26. 26.
    Pine, B.J., Gilmore, J.H.: The Experience Economy. Harvard Business Press, Boston (2011)Google Scholar
  27. 27.
    Things to Do in - Well Anywhere| Your Personal Tour Guide| Vayable. https://www.vayable.com/
  28. 28.
  29. 29.
    Spotted by locals: city guides by insiders. https://www.spottedbylocals.com/
  30. 30.
    Chung, J.Y., Buhalis, D., Petrick, J.F.: The Use of Social Network Analysis to Examine the Interactions between Locals and Tourists in an Online Community, p. 9 (2010)Google Scholar
  31. 31.
    Norman, D.A., Stappers, P.J.: DesignX: complex sociotechnical systems. She Ji J. Des. Econ. Innov. 1, 83–106 (2015).  https://doi.org/10.1016/j.sheji.2016.01.002CrossRefGoogle Scholar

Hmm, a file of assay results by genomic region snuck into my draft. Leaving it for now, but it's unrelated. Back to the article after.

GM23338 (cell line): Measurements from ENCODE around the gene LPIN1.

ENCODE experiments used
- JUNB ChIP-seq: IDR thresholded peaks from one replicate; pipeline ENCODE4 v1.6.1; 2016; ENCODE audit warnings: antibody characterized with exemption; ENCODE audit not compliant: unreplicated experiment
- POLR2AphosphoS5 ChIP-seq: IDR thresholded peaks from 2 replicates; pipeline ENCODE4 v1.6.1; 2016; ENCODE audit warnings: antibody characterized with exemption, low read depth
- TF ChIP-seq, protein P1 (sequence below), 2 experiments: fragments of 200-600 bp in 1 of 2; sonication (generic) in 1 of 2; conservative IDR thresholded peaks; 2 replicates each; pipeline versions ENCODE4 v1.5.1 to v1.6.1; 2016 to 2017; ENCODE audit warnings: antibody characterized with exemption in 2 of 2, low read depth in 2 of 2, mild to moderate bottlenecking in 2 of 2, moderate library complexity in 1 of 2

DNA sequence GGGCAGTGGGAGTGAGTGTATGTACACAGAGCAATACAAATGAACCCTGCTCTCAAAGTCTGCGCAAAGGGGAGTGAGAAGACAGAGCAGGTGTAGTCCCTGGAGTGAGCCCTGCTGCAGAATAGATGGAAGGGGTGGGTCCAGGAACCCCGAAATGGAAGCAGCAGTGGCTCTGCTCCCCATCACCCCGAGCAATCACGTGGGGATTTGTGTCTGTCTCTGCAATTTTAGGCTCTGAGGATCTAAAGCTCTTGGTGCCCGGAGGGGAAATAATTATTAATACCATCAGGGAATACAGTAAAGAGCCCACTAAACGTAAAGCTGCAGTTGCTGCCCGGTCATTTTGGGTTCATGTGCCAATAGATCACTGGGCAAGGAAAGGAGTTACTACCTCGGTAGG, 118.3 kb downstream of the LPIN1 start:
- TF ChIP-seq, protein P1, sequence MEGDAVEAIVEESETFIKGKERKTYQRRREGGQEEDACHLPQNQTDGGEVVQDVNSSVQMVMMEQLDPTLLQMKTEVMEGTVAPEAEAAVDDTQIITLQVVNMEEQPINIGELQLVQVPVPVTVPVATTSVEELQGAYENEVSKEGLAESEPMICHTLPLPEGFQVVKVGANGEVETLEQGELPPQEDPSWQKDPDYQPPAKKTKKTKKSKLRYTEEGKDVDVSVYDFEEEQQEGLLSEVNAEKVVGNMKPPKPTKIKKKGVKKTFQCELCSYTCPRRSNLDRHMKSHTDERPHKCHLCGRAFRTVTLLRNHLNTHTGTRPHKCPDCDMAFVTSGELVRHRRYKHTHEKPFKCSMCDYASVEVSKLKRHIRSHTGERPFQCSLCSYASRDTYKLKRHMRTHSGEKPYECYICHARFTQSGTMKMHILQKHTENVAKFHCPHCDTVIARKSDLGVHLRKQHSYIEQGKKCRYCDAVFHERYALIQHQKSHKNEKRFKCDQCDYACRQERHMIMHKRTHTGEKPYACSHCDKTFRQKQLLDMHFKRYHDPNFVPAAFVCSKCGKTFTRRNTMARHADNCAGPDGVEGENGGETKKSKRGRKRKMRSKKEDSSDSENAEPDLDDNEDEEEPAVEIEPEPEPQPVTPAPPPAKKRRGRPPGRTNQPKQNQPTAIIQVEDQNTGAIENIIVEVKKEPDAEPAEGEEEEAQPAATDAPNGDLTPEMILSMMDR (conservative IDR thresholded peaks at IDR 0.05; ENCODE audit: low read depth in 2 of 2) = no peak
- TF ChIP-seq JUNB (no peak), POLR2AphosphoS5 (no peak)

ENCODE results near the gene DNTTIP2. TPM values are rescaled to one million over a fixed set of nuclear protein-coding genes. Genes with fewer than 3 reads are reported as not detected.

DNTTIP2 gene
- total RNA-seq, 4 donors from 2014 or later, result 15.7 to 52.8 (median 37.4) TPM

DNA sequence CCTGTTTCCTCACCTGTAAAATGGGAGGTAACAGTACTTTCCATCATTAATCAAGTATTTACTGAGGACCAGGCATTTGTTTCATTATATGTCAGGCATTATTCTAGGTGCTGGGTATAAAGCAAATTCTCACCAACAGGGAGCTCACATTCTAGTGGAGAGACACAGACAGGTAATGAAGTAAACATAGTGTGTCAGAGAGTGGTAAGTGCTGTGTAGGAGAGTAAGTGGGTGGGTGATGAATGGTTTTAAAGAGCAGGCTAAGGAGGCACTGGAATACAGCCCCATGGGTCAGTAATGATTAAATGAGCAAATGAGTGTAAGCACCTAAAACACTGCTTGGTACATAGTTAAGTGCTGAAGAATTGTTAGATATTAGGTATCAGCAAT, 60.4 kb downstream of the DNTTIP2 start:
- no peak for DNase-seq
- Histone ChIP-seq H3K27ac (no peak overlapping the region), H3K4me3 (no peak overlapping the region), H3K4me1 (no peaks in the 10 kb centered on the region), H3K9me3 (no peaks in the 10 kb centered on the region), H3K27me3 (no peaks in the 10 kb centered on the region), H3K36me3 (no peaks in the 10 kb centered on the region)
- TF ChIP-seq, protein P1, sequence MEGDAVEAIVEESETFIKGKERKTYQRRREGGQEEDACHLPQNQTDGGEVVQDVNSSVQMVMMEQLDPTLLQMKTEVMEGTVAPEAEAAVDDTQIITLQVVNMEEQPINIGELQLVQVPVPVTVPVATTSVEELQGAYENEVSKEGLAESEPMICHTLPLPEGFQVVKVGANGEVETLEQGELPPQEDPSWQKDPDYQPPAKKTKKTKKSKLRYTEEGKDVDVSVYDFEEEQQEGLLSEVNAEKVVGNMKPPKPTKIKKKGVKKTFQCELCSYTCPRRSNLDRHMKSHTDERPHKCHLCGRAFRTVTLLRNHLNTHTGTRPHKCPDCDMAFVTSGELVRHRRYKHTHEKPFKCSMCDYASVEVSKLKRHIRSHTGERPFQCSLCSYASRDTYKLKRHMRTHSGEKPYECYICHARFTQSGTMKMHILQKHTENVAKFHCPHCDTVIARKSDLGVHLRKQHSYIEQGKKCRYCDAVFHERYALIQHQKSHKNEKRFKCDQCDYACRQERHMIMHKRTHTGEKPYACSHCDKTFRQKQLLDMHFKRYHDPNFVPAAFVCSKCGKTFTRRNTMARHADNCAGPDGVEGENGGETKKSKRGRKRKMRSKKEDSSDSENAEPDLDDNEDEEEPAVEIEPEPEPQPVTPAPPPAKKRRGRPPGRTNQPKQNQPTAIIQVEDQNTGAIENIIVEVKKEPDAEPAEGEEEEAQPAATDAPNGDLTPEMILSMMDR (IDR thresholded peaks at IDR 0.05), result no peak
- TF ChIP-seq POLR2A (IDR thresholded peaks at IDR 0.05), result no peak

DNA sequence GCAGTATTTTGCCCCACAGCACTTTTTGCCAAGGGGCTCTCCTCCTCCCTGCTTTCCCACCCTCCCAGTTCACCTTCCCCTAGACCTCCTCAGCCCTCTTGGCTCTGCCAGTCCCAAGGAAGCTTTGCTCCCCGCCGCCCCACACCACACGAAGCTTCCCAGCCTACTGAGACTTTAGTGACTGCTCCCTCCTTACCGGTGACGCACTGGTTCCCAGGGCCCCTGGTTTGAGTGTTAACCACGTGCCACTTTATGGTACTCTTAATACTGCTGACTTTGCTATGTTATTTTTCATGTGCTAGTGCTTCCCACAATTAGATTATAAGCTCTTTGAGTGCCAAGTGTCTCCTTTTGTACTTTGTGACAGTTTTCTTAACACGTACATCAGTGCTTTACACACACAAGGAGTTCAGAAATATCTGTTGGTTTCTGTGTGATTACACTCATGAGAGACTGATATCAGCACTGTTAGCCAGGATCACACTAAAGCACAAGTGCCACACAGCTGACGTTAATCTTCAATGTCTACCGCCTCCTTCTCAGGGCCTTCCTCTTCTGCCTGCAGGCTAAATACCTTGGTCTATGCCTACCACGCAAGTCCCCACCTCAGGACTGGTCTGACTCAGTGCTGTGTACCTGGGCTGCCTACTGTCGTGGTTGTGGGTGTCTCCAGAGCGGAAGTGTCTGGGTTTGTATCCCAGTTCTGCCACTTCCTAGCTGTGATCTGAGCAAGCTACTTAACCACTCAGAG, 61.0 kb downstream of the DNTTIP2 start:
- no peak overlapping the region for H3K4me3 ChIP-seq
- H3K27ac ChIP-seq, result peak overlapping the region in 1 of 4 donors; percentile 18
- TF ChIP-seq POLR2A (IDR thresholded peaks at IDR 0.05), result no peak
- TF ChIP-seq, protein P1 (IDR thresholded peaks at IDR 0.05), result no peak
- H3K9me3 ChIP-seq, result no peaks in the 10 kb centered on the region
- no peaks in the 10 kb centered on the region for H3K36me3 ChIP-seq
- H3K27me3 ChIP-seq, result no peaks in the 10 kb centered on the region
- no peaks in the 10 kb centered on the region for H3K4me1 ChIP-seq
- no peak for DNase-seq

32. 32.
    Novacek, M.J.: Engaging the public in biodiversity issues. Proc. Natl. Acad. Sci. 105, 11571–11578 (2008).  https://doi.org/10.1073/pnas.0802599105CrossRefGoogle Scholar

Copyright information

© IFIP International Federation for Information Processing 2019

Authors and Affiliations

  • Mara Dionisio
    • 1
    • 2
    Email author
  • Cláudia Silva
    • 2
  • Valentina Nisi
    • 2
    • 3
  1. 1.FCT/NOVALisbonPortugal
  2. 2.ITI/LARSYS, Madeira-ITIFunchalPortugal
  3. 3.Universidade da MadeiraFunchalPortugal

Personalised recommendations